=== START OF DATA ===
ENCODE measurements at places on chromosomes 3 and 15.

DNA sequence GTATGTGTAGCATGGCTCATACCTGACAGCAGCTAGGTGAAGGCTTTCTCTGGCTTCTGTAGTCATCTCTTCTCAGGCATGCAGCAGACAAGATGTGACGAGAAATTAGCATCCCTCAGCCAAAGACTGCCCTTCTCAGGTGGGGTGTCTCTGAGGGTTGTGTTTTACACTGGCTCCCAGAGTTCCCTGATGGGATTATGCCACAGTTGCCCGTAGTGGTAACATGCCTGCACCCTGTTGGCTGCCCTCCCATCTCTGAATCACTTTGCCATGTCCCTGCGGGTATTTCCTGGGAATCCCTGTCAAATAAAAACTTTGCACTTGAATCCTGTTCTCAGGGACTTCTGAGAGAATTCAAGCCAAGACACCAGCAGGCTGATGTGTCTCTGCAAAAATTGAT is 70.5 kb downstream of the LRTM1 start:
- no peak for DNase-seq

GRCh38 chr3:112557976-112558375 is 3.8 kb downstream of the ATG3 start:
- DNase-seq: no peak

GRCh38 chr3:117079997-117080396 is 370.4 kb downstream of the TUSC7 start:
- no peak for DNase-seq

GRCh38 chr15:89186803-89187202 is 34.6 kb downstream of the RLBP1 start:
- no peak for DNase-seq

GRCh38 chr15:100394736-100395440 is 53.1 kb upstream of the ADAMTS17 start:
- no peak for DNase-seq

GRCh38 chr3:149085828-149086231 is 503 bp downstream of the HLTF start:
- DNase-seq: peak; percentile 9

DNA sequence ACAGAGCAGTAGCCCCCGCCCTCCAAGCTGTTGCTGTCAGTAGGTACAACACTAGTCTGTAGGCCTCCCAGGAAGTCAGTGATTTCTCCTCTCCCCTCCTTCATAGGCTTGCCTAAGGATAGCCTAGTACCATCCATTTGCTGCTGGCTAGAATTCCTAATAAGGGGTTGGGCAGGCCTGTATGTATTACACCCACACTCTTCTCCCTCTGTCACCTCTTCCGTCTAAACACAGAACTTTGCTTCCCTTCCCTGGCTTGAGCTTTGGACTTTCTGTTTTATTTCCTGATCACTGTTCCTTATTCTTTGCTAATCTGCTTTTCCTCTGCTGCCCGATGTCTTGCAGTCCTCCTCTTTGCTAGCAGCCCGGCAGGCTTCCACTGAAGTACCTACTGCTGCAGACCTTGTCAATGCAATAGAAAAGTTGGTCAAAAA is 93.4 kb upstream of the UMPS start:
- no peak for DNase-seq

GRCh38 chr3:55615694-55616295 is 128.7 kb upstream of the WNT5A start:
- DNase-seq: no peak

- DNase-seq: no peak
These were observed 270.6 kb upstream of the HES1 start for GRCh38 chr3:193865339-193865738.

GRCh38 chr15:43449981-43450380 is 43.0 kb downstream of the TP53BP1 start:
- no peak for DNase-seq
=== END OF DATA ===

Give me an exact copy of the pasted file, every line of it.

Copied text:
ENCODE measurements at places on chromosomes 3 and 15.

DNA sequence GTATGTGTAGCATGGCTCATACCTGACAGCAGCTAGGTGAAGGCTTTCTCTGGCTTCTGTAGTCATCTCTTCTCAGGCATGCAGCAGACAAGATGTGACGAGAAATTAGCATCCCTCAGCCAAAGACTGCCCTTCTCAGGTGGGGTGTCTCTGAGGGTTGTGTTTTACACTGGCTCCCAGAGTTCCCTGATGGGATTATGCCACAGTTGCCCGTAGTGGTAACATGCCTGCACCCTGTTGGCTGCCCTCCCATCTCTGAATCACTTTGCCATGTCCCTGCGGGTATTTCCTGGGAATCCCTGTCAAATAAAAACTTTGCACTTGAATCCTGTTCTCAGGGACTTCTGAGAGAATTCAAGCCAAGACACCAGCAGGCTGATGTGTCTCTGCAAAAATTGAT is 70.5 kb downstream of the LRTM1 start:
- no peak for DNase-seq

GRCh38 chr3:112557976-112558375 is 3.8 kb downstream of the ATG3 start:
- DNase-seq: no peak

GRCh38 chr3:117079997-117080396 is 370.4 kb downstream of the TUSC7 start:
- no peak for DNase-seq

GRCh38 chr15:89186803-89187202 is 34.6 kb downstream of the RLBP1 start:
- no peak for DNase-seq

GRCh38 chr15:100394736-100395440 is 53.1 kb upstream of the ADAMTS17 start:
- no peak for DNase-seq

GRCh38 chr3:149085828-149086231 is 503 bp downstream of the HLTF start:
- DNase-seq: peak; percentile 9

DNA sequence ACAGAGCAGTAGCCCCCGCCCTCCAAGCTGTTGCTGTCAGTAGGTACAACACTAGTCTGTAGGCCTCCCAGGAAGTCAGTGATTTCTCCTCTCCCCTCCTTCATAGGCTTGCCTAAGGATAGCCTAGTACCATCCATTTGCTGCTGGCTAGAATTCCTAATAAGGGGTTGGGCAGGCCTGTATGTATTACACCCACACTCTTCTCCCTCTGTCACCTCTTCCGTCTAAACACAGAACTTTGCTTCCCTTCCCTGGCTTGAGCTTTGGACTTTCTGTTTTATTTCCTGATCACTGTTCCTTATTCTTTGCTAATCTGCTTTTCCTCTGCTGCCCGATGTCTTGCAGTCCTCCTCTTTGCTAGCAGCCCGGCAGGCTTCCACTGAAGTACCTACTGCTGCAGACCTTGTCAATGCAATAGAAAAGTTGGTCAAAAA is 93.4 kb upstream of the UMPS start:
- no peak for DNase-seq

GRCh38 chr3:55615694-55616295 is 128.7 kb upstream of the WNT5A start:
- DNase-seq: no peak

- DNase-seq: no peak
These were observed 270.6 kb upstream of the HES1 start for GRCh38 chr3:193865339-193865738.

GRCh38 chr15:43449981-43450380 is 43.0 kb downstream of the TP53BP1 start:
- no peak for DNase-seq